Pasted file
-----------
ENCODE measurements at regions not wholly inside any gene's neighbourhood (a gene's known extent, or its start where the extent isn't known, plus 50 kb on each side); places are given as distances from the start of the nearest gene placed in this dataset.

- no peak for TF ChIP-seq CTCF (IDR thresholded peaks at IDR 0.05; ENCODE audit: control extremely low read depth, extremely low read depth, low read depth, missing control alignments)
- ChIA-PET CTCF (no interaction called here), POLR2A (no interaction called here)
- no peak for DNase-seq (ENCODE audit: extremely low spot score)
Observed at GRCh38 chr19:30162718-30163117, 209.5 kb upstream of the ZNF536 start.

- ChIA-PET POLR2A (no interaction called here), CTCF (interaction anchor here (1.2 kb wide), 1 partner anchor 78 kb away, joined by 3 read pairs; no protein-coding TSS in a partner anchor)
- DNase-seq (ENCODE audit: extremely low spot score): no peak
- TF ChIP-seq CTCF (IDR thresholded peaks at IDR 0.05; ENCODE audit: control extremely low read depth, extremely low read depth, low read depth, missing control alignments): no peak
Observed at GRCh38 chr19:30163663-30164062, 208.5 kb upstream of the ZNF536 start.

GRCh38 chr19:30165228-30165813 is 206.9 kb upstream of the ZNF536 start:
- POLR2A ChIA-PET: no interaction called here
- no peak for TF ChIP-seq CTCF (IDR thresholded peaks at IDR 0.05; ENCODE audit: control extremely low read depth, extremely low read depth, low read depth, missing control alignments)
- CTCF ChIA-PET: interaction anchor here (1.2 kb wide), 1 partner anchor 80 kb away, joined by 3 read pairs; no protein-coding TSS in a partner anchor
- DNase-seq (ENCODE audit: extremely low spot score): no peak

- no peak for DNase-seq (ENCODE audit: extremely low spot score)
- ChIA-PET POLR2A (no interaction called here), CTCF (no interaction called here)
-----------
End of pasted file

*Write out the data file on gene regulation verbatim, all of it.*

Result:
ENCODE measurements at regions not wholly inside any gene's neighbourhood (a gene's known extent, or its start where the extent isn't known, plus 50 kb on each side); places are given as distances from the start of the nearest gene placed in this dataset.

- no peak for TF ChIP-seq CTCF (IDR thresholded peaks at IDR 0.05; ENCODE audit: control extremely low read depth, extremely low read depth, low read depth, missing control alignments)
- ChIA-PET CTCF (no interaction called here), POLR2A (no interaction called here)
- no peak for DNase-seq (ENCODE audit: extremely low spot score)
Observed at GRCh38 chr19:30162718-30163117, 209.5 kb upstream of the ZNF536 start.

- ChIA-PET POLR2A (no interaction called here), CTCF (interaction anchor here (1.2 kb wide), 1 partner anchor 78 kb away, joined by 3 read pairs; no protein-coding TSS in a partner anchor)
- DNase-seq (ENCODE audit: extremely low spot score): no peak
- TF ChIP-seq CTCF (IDR thresholded peaks at IDR 0.05; ENCODE audit: control extremely low read depth, extremely low read depth, low read depth, missing control alignments): no peak
Observed at GRCh38 chr19:30163663-30164062, 208.5 kb upstream of the ZNF536 start.

GRCh38 chr19:30165228-30165813 is 206.9 kb upstream of the ZNF536 start:
- POLR2A ChIA-PET: no interaction called here
- no peak for TF ChIP-seq CTCF (IDR thresholded peaks at IDR 0.05; ENCODE audit: control extremely low read depth, extremely low read depth, low read depth, missing control alignments)
- CTCF ChIA-PET: interaction anchor here (1.2 kb wide), 1 partner anchor 80 kb away, joined by 3 read pairs; no protein-coding TSS in a partner anchor
- DNase-seq (ENCODE audit: extremely low spot score): no peak

- no peak for DNase-seq (ENCODE audit: extremely low spot score)
- ChIA-PET POLR2A (no interaction called here), CTCF (no interaction called here)